I’ll tell you this. Because of my recent health problems. I think the body is a machine. Some of us got sturdy machines. Well designed. Beautiful. Italian upholstery. German engineering. The rest of us got the rip offs. The Edsels. The Nash Ramblers. Of course people don’t like to see themselves as a machine. That’s because machines are still in their infancy. They haven’t become conscious. Or horny. They rust. They break down. Start to make odd sounds in the night. The machines I mean. But when the machines become more sophisticated they will begin to look more like us. (or at least we’ll think so). Because that’s what we intended all along. To make them in our image.
July 19, 2011
One should never advertise one’s stupidity. But, I can’t help myself. I went for a nuclear stress test yesterday. It’s a routine procedure to see how my heart is doing. I had a heart attack four years ago and had 5 stents put in. It is a 4 to 5 hour long procedure. You do a lot of waiting. First they put a dye in your arm. Then you wait half an hour. Then they put you in this machine that takes pictures of your heart. That takes about 15 minutes. You’re not supposed to move. Then they take you to the next area. They join you up to a bunch of machines to monitor your heart while you walk on a threadmill. Every 3 mintues the threadmill picks up speed. A minute before you think you can’t take it anymore they put a nuclear dye in your veins. Walk anothr minute. Then you get off the threadmill and take a rest. Ideally you are to go away for about an hour or so and then come back and have your picture taken in the machine again.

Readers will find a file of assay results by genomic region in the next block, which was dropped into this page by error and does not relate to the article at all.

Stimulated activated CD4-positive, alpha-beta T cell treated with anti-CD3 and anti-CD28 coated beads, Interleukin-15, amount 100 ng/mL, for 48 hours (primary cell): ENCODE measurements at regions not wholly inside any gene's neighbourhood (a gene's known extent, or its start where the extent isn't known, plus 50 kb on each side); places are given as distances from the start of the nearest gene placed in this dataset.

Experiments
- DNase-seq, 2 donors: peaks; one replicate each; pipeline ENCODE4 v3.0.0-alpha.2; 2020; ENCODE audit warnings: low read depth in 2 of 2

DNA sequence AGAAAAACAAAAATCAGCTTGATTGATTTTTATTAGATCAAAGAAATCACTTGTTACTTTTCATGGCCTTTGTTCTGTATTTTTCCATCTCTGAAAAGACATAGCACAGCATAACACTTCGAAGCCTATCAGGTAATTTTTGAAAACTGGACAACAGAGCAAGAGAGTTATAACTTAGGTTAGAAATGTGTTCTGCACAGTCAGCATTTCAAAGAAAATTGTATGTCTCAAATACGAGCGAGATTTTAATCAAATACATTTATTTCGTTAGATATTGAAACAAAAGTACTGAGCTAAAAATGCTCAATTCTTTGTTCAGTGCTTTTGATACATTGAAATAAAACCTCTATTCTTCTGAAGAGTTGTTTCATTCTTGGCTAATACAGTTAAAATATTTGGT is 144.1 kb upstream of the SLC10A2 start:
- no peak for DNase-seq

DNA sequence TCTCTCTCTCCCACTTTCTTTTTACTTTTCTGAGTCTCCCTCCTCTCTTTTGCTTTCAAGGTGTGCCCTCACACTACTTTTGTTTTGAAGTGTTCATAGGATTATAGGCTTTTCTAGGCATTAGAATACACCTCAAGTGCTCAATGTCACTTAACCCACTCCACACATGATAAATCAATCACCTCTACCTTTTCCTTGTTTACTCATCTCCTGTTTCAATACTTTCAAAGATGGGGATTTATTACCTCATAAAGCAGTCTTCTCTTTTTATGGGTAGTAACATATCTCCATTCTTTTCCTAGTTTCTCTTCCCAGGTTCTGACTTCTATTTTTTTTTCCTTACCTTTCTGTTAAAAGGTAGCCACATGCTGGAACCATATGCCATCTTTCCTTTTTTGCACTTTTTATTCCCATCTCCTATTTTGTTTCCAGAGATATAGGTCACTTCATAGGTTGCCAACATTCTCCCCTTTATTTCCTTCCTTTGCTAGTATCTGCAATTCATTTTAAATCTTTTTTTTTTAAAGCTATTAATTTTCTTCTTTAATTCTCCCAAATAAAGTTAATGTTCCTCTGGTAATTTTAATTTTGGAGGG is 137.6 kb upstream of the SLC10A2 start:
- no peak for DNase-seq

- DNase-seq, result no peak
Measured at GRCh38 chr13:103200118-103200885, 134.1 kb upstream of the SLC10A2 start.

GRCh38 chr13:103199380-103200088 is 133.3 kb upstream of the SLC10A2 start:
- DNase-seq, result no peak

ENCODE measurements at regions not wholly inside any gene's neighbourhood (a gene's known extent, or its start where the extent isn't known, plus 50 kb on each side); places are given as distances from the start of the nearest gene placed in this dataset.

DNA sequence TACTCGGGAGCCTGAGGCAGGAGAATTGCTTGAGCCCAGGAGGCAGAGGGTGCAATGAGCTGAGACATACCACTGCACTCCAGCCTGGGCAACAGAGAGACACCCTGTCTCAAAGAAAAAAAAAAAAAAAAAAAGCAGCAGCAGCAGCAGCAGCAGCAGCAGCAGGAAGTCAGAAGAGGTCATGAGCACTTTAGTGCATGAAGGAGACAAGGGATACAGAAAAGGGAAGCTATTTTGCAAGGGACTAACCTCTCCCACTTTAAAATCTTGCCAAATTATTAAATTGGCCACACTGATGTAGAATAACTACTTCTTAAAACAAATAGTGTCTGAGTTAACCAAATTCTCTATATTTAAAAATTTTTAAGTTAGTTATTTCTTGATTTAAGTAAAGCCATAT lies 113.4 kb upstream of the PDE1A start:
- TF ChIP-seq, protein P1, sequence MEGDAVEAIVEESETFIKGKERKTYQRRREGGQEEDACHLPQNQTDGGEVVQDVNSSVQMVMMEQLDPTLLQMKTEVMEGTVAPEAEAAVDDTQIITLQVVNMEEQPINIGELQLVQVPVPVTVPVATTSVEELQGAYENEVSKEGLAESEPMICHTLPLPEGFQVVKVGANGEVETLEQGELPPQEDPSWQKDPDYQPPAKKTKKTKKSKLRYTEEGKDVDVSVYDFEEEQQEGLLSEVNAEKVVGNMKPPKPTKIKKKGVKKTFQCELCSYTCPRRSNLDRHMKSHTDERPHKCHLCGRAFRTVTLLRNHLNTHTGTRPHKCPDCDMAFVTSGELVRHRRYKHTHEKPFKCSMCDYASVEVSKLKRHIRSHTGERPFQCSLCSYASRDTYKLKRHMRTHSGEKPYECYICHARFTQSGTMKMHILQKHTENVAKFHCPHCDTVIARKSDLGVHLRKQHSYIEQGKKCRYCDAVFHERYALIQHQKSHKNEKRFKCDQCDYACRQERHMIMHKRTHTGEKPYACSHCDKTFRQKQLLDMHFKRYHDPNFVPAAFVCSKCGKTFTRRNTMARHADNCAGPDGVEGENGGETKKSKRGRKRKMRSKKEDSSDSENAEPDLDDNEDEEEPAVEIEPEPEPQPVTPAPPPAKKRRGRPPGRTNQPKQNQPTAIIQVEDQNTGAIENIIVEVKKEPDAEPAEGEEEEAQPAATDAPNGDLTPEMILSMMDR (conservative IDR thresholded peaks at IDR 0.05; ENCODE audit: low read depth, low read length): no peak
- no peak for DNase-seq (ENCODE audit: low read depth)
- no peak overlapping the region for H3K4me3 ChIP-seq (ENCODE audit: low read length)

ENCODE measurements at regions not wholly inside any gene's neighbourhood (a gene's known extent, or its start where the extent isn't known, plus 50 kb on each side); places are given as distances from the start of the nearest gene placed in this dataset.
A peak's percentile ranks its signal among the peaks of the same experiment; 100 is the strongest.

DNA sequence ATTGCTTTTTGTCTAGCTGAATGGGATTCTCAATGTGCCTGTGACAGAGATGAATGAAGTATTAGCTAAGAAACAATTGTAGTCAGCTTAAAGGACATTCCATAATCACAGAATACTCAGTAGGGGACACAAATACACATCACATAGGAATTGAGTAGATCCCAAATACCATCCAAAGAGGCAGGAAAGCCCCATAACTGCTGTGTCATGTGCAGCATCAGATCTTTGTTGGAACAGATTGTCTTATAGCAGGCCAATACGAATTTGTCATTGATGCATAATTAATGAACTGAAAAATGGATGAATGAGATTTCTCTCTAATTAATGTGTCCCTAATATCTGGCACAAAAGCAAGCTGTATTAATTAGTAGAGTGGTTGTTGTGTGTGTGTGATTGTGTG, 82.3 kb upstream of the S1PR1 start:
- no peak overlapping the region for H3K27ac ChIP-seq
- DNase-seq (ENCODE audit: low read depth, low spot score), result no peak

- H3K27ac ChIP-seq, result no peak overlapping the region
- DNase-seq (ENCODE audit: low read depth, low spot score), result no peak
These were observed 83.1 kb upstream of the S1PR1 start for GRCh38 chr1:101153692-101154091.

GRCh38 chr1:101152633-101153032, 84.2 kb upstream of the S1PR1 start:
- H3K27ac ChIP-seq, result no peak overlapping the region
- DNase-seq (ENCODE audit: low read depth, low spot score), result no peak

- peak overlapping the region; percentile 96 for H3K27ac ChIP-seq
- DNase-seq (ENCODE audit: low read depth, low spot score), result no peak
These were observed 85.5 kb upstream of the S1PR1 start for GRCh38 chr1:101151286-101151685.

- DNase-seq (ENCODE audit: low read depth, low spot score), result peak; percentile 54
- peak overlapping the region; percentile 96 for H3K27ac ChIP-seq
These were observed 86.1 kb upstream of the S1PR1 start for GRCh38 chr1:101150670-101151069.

The young man who was taking care of me on the threadmill was from South America. If you’ve ever watched Fawlty Towers, he was exactly like the Spanish waiter from Barcelona. So, I get off the threadmill and catch my breath. Manuel (I’ll call him that) asks me if I want water. I nod. He points towards my backpack where I have put some water. In between my backpack and me is another bottle. I point toward the bottle. Manuel nods thinking I am pointing towards my bag. I take the bottle and smell it. It doesn’t smell like water. But I remember one of the patients in the waiting room saying that they gave you something if you got an upset stomach from the procedure. So, I take a swallow. About a shot glass.